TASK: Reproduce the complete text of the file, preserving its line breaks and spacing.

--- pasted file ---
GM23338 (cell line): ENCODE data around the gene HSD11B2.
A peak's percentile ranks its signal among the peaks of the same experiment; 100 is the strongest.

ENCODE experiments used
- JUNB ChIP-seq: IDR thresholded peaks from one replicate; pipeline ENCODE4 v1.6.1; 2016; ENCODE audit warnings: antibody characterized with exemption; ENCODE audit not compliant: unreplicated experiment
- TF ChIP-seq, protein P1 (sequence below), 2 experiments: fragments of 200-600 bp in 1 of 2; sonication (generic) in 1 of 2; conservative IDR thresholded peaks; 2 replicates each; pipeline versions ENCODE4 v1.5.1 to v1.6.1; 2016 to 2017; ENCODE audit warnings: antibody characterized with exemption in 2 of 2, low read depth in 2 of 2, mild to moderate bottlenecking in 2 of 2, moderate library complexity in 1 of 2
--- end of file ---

GM23338 (cell line): ENCODE data around the gene HSD11B2.
A peak's percentile ranks its signal among the peaks of the same experiment; 100 is the strongest.

ENCODE experiments used
- JUNB ChIP-seq: IDR thresholded peaks from one replicate; pipeline ENCODE4 v1.6.1; 2016; ENCODE audit warnings: antibody characterized with exemption; ENCODE audit not compliant: unreplicated experiment
- TF ChIP-seq, protein P1 (sequence below), 2 experiments: fragments of 200-600 bp in 1 of 2; sonication (generic) in 1 of 2; conservative IDR thresholded peaks; 2 replicates each; pipeline versions ENCODE4 v1.5.1 to v1.6.1; 2016 to 2017; ENCODE audit warnings: antibody characterized with exemption in 2 of 2, low read depth in 2 of 2, mild to moderate bottlenecking in 2 of 2, moderate library complexity in 1 of 2